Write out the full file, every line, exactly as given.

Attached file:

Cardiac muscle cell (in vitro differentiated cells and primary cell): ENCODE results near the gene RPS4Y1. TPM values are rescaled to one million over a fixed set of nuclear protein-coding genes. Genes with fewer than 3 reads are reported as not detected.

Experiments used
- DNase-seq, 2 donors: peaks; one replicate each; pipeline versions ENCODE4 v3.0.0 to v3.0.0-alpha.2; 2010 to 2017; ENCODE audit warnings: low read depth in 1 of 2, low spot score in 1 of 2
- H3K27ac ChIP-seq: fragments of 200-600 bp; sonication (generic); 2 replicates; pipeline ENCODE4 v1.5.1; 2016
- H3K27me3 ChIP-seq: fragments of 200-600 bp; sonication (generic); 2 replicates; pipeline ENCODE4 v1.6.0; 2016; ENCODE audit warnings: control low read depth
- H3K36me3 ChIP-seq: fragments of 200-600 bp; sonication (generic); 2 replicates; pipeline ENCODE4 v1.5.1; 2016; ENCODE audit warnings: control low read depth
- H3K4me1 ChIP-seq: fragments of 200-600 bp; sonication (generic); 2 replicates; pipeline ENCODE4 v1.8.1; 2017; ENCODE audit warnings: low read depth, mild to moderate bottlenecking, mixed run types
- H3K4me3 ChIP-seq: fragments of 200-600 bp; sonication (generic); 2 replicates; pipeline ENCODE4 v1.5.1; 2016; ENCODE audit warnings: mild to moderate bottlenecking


Cardiac muscle cell (in vitro differentiated cells and primary cell): ENCODE results near the gene RPS4Y1. TPM values are rescaled to one million over a fixed set of nuclear protein-coding genes. Genes with fewer than 3 reads are reported as not detected.

Experiments used
- DNase-seq, 2 donors: peaks; one replicate each; pipeline versions ENCODE4 v3.0.0 to v3.0.0-alpha.2; 2010 to 2017; ENCODE audit warnings: low read depth in 1 of 2, low spot score in 1 of 2
- H3K27ac ChIP-seq: fragments of 200-600 bp; sonication (generic); 2 replicates; pipeline ENCODE4 v1.5.1; 2016
- H3K27me3 ChIP-seq: fragments of 200-600 bp; sonication (generic); 2 replicates; pipeline ENCODE4 v1.6.0; 2016; ENCODE audit warnings: control low read depth
- H3K36me3 ChIP-seq: fragments of 200-600 bp; sonication (generic); 2 replicates; pipeline ENCODE4 v1.5.1; 2016; ENCODE audit warnings: control low read depth
- H3K4me1 ChIP-seq: fragments of 200-600 bp; sonication (generic); 2 replicates; pipeline ENCODE4 v1.8.1; 2017; ENCODE audit warnings: low read depth, mild to moderate bottlenecking, mixed run types
- H3K4me3 ChIP-seq: fragments of 200-600 bp; sonication (generic); 2 replicates; pipeline ENCODE4 v1.5.1; 2016; ENCODE audit warnings: mild to moderate bottlenecking